A 30-year-old man presented with an erythematous plaque on his left forearm. The plaque began as vesicles and was pruritic. The area was mildly infiltrated and had a particular pattern (Figure 1). He had applied an ornamental tattoo five days prior to the development of the rash, and the rash did not spread beyond the border of the tattoo. His medical history was unremarkable.
Physical examination revealed a raised erythematous lesion with a distinct border. The surrounding skin was normal. The patient was treated with a high-potency topical steroid cream. A hyperpigmented macule persisted for three weeks, but there was no sign of local relapse or neuralgia after six months.
The answer is A: contact dermatitis from p-phenylenediamine. Henna is a natural greenish powder obtained from the Lawsonia inermis plant, and its allergenicity is low. The use of henna dye is common in many countries. In some countries it has religious significance, whereas in others it is used to create temporary tattoos for recreational or cosmetic reasons.1 It is also used in combination with other pigmented substances such as p-phenylenediamine to darken the color and create the effect of a permanent tattoo. p-Phenylenediamine has a high allergenicity and may cause blistering, erythema, dryness, and peeling; it can also cause fatal allergic reactions.2
Patients who have applied black henna tattoos may become sensitized to p-phenylenediamine and then cross-react with other para-amino compounds found in hair dyes, cosmetics, black rubber, some textiles, and less commonly local ester anesthetics such as benzocaine. Other long-term sequelae of allergic contact dermatitis from using henna tattoos containing p-phenylenediamine may include scars, keloids, hyper- and hypopigmentation, and temporary hypertrichosis.3 Rarely, erythema multiforme occurs, possibly because of percutaneous absorption or ingestion. Red henna is less likely than black henna to cause reactions.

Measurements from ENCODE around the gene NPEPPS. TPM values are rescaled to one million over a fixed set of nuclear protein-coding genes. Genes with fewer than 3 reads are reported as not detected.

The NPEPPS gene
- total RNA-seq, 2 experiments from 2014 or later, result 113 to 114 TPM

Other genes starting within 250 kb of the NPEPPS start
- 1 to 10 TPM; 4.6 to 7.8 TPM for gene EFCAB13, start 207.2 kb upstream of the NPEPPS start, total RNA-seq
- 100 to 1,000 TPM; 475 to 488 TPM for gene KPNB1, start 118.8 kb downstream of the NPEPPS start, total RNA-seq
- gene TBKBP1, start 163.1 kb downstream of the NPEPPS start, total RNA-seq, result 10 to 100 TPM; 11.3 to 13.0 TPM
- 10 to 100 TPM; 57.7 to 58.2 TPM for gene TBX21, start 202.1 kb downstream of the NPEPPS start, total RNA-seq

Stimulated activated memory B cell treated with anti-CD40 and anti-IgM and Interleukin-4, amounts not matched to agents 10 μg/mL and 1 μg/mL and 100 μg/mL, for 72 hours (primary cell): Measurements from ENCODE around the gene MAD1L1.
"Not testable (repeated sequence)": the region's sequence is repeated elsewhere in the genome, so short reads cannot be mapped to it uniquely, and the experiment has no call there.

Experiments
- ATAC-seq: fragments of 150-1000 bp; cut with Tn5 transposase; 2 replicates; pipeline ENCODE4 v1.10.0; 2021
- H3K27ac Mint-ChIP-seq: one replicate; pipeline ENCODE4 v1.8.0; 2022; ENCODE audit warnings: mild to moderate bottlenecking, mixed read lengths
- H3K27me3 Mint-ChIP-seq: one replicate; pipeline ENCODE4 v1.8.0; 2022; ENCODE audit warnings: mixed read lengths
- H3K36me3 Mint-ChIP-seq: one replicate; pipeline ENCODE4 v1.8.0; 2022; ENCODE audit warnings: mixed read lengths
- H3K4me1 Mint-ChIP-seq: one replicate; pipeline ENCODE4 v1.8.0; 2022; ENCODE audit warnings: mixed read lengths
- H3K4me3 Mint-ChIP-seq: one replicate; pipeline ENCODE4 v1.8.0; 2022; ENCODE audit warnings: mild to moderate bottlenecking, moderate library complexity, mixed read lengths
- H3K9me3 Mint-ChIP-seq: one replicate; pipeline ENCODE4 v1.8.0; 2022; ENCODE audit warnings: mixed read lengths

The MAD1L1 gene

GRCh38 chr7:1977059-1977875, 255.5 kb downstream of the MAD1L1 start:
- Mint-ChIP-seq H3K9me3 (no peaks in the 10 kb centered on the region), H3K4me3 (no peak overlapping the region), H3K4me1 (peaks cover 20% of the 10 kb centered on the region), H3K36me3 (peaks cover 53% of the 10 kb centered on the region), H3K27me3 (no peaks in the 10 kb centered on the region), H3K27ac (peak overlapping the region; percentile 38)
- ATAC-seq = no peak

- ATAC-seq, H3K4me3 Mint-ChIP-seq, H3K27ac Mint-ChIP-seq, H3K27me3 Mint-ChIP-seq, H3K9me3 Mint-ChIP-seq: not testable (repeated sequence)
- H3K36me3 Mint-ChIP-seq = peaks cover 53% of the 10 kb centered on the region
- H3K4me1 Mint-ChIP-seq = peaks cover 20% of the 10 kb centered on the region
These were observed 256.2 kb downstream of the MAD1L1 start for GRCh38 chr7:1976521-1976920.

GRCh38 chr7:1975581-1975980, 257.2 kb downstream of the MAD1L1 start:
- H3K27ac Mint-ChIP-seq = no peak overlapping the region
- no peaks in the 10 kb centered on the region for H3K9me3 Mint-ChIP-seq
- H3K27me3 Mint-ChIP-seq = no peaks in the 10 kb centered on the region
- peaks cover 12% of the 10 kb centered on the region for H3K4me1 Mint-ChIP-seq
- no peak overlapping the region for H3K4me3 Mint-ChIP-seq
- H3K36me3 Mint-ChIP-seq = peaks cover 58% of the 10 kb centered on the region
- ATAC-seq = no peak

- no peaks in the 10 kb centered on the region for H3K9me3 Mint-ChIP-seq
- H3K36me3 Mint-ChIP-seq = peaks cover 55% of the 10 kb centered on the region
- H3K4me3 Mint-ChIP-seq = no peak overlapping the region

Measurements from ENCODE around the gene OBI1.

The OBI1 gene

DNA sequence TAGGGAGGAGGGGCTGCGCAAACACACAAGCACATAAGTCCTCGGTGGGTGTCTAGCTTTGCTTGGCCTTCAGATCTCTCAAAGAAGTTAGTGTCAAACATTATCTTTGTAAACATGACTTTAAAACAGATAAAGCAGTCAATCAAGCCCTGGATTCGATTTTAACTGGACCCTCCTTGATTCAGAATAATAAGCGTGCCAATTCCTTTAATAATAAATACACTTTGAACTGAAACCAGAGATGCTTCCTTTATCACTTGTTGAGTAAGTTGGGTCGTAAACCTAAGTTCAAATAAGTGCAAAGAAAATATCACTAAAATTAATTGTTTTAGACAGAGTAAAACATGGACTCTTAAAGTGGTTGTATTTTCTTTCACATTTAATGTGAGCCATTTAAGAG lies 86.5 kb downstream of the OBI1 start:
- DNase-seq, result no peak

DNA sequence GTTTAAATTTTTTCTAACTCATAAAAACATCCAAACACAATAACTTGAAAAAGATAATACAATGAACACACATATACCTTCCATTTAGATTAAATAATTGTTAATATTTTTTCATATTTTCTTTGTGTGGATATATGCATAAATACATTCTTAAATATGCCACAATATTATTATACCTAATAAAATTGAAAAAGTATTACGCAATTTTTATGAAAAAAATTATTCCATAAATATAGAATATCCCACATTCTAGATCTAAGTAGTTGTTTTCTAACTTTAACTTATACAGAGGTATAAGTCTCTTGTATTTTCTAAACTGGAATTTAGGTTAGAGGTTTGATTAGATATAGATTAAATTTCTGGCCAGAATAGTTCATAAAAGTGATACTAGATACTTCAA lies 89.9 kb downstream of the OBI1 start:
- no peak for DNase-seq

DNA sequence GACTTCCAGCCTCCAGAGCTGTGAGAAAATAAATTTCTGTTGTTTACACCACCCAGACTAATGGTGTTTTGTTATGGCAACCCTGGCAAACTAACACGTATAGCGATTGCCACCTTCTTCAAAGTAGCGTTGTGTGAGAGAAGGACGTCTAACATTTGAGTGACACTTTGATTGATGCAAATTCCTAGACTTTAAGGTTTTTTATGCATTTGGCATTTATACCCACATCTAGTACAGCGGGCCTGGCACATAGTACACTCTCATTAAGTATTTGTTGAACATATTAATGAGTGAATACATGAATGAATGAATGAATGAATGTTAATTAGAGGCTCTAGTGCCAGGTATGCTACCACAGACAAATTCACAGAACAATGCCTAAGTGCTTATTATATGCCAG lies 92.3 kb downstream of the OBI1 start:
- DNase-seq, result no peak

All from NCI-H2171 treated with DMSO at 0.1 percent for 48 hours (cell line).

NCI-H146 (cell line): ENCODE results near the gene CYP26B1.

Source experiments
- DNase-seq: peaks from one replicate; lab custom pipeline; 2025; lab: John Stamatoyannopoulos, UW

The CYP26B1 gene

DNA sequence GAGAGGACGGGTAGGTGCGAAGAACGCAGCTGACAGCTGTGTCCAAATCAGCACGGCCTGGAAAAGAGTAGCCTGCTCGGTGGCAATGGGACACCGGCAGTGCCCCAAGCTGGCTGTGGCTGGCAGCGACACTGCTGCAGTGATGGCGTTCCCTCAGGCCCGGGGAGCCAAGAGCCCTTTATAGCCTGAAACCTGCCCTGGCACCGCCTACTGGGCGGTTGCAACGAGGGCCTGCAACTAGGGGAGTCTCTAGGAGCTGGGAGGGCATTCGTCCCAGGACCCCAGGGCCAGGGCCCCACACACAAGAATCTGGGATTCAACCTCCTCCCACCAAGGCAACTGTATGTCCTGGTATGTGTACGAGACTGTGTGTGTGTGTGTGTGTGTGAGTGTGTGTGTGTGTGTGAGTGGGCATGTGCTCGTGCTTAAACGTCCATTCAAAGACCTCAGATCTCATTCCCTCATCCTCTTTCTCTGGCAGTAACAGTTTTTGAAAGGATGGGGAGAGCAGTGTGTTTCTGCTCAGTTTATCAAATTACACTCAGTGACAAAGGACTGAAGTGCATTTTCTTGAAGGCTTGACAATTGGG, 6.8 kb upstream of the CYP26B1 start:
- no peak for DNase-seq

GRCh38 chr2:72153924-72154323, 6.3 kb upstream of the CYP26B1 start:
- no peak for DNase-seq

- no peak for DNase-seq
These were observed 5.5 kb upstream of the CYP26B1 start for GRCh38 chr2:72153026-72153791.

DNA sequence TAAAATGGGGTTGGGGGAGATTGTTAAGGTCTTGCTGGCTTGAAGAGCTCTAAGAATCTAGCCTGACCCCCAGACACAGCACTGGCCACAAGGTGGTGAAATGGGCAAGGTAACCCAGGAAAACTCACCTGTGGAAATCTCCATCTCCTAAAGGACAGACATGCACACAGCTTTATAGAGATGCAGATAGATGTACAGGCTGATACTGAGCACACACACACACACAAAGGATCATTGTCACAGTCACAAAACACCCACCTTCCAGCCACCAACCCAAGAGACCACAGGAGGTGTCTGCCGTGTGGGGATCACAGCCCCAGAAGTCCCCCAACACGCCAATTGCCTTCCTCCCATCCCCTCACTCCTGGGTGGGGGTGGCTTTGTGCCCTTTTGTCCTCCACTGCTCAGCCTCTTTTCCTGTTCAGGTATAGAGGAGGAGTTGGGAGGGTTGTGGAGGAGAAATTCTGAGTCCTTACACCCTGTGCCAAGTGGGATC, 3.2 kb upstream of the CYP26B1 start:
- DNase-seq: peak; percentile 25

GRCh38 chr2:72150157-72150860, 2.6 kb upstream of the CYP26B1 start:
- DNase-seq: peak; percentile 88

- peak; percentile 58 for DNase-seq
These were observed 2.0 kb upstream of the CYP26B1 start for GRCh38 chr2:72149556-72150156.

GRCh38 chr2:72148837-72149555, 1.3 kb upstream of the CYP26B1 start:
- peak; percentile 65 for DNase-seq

Herpes zoster is caused by the reactivation of latent varicella virus that is dormant in nerve cell bodies. The virus spreads distally along one or several nerves, infecting the corresponding dermatome. The rash is characterized by tender vesicles and blisters, which may become hemorrhagic. Persons who are immunocompromised are at increased risk.
Koebner phenomenon is the development of erythematous lesions that appear along linear lines of trauma. The lesions are clearly defined, red, scaly plaques. Koebner phenomenon is common with psoriasis and also can occur with other chronic diseases and skin conditions, such as lichen planus, vitiligo, lichen sclerosus, and systemic lupus erythematosus.
Symptomatic dermographism is the most common form of physical urticaria and has a prevalence of 2% to 5% in the general population.4,5 The shear force occurring at the skin surface as a result of rubbing or scratching produces red, swelling, stripe-shaped wheals that may be accompanied by local itching and burning. Typically, the urticarial lesions occur within seconds to minutes of the causative exposure and may persist for up to two hours.
|Condition||Etiology/associations||Characteristics||Time of onset|
|Contact dermatitis from p-phenylenediamine||Exposure to p-phenylenediamine, commonly from a henna tattoo||Blistering, erythema, dryness, peeling||2 to 4 days|
|Herpes zoster||History of varicella infection||Tender vesicles and blisters along a dermatome||2 to 4 days|
|Koebner phenomenon||Previous cutaneous injury; history of psoriasis||Clearly defined, red, scaly plaques||10 to 20 days|
|Symptomatic dermographism||Rubbing or scratching, allergic disease||Red, swelling, stripe-shaped wheals||Seconds to minutes|